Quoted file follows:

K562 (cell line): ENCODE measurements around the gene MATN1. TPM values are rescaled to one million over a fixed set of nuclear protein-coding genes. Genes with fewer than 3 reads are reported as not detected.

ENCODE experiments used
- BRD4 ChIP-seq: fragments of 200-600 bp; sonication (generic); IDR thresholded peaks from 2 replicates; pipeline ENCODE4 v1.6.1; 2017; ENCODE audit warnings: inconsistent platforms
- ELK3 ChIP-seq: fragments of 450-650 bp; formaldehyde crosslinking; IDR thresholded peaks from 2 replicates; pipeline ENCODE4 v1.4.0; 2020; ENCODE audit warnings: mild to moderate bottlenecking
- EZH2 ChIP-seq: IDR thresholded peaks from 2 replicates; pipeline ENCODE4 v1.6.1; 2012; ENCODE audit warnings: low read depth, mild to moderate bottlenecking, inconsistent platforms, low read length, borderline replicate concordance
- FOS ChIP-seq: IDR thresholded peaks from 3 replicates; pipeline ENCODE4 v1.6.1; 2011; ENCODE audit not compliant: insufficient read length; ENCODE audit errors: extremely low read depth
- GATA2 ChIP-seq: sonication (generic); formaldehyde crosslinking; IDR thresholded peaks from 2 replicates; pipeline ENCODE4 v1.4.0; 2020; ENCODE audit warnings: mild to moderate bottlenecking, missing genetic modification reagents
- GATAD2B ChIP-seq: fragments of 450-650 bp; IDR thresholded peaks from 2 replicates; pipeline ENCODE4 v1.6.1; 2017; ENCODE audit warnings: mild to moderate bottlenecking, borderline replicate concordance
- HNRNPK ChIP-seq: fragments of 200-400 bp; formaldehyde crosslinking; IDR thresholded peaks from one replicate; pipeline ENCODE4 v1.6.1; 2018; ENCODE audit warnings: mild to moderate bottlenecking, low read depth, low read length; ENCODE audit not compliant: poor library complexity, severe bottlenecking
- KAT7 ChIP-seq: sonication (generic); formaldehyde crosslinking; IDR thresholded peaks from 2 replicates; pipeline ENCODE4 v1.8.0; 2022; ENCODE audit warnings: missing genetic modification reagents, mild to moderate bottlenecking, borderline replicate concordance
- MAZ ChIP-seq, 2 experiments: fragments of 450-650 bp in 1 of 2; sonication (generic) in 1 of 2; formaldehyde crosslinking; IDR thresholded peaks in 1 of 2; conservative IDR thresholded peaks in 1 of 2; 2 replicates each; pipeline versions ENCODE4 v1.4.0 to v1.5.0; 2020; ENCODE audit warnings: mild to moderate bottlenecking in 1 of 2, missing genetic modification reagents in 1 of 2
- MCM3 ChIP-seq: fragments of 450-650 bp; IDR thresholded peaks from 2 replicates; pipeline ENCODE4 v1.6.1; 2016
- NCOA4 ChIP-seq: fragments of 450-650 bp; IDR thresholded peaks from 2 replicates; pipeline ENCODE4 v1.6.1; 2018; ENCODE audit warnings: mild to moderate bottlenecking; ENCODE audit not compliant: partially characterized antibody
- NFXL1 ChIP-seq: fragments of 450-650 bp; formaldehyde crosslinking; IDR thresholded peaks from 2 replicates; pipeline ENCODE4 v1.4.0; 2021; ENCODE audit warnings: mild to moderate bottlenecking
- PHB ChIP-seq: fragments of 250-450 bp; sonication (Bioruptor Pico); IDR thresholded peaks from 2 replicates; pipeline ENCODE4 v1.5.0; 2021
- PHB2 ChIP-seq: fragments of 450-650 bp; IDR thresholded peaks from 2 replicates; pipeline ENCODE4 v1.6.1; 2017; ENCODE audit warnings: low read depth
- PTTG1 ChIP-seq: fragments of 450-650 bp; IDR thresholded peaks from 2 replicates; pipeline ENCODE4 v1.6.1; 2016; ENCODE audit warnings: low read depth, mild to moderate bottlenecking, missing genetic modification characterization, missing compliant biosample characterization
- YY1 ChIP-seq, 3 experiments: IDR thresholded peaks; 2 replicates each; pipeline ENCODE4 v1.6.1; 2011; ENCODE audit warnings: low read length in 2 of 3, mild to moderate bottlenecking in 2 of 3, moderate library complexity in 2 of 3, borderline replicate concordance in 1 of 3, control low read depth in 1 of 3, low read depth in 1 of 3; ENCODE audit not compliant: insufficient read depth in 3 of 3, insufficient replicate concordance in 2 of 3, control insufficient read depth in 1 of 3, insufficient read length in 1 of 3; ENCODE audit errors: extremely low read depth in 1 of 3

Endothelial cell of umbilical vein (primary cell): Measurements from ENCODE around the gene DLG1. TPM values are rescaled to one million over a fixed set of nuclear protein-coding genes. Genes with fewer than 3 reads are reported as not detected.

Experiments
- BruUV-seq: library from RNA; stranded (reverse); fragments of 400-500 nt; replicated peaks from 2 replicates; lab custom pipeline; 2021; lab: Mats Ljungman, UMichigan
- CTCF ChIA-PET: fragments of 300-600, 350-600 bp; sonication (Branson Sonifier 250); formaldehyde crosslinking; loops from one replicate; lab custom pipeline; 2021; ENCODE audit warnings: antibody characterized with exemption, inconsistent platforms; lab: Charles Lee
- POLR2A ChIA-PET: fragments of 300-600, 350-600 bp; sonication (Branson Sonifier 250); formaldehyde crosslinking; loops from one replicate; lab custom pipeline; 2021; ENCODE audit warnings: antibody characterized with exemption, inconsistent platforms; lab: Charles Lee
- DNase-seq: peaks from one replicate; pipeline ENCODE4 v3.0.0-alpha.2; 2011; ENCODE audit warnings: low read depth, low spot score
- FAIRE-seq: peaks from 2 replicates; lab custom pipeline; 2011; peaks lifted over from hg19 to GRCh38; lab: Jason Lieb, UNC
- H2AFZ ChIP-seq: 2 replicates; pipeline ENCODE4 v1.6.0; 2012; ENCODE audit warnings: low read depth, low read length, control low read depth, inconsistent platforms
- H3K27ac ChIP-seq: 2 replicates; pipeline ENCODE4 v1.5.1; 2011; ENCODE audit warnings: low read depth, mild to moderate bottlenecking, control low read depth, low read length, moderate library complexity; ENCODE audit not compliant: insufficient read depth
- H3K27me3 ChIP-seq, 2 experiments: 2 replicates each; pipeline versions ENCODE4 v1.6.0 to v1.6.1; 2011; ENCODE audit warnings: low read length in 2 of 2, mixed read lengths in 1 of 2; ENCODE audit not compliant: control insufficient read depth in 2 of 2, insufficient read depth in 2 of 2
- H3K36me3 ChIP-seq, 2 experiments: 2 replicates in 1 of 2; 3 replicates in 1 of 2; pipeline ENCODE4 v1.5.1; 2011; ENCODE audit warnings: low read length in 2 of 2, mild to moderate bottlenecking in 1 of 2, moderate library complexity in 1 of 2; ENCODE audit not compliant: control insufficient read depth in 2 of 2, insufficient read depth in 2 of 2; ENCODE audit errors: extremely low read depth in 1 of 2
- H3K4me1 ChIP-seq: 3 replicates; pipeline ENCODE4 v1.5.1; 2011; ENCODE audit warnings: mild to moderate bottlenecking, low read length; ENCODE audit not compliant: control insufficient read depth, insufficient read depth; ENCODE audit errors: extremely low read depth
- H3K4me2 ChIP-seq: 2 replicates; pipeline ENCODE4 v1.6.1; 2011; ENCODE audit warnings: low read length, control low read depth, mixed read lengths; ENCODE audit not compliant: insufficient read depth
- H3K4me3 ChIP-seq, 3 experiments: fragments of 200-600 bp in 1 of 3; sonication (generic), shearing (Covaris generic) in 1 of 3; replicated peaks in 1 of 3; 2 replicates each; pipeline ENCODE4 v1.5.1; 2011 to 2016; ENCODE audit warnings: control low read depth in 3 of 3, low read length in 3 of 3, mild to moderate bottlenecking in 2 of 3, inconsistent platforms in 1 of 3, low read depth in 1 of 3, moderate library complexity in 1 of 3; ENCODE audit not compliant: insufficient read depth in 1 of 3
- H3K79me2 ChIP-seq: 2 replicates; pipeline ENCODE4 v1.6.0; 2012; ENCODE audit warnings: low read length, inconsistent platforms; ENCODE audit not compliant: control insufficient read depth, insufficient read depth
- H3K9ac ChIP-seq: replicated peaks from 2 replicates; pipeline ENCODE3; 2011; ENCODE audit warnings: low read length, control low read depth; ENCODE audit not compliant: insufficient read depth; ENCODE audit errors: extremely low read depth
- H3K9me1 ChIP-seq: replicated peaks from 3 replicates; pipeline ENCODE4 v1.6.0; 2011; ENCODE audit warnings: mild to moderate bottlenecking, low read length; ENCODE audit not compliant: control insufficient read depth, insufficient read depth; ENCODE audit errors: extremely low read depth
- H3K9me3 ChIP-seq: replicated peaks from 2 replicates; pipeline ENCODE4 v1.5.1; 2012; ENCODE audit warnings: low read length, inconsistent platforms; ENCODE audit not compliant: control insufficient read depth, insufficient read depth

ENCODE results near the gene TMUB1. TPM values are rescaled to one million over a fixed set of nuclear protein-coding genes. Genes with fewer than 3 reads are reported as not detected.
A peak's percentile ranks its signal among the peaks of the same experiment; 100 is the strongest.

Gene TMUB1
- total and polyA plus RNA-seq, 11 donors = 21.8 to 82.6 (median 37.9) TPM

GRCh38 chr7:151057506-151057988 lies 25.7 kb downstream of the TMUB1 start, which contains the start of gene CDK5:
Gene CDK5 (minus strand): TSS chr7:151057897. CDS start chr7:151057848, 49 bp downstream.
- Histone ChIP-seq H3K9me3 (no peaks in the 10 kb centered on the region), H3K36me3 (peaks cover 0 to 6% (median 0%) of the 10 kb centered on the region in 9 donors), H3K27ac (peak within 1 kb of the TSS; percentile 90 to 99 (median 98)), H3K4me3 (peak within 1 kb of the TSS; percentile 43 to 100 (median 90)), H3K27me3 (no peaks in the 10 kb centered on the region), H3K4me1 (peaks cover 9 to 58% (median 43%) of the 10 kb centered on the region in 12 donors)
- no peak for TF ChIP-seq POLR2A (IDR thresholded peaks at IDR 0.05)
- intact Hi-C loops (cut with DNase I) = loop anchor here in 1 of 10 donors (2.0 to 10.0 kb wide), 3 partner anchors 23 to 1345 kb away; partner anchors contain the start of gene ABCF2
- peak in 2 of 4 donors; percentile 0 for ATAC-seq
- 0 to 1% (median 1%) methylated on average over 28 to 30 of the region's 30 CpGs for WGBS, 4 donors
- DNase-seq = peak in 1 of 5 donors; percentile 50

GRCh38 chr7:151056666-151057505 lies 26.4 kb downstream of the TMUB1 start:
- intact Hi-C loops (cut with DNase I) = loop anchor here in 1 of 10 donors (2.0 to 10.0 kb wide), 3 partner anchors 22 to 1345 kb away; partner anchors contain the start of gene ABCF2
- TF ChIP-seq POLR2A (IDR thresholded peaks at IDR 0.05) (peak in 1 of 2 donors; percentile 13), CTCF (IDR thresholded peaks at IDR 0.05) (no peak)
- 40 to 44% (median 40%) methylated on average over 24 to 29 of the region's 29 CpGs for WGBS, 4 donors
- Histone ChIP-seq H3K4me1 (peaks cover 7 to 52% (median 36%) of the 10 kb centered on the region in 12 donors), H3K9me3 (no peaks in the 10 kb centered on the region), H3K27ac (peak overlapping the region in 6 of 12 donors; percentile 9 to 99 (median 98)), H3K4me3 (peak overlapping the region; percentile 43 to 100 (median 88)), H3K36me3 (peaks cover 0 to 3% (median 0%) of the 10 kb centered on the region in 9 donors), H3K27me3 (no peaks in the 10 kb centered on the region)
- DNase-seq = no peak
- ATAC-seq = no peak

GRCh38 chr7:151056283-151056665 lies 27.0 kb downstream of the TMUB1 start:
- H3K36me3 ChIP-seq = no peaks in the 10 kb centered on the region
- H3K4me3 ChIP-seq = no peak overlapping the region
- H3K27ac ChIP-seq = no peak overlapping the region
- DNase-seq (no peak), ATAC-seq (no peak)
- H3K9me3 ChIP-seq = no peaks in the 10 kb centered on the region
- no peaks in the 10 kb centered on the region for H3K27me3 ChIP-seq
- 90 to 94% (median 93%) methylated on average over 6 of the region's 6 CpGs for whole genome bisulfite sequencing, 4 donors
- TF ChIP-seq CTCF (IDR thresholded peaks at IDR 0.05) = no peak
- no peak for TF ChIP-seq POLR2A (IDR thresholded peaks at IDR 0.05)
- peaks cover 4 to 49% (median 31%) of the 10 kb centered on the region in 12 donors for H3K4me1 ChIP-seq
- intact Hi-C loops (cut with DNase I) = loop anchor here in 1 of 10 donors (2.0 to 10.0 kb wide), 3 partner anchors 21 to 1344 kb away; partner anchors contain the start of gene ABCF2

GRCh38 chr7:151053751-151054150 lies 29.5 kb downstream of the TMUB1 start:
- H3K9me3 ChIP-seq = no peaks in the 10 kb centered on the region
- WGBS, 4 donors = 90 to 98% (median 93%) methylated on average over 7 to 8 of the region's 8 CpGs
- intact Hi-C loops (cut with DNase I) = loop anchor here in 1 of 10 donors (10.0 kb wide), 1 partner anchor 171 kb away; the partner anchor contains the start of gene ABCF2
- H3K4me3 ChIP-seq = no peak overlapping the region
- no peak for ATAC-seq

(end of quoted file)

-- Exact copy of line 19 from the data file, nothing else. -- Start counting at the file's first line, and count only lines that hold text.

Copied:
Endothelial cell of umbilical vein (primary cell): Measurements from ENCODE around the gene DLG1. TPM values are rescaled to one million over a fixed set of nuclear protein-coding genes. Genes with fewer than 3 reads are reported as not detected.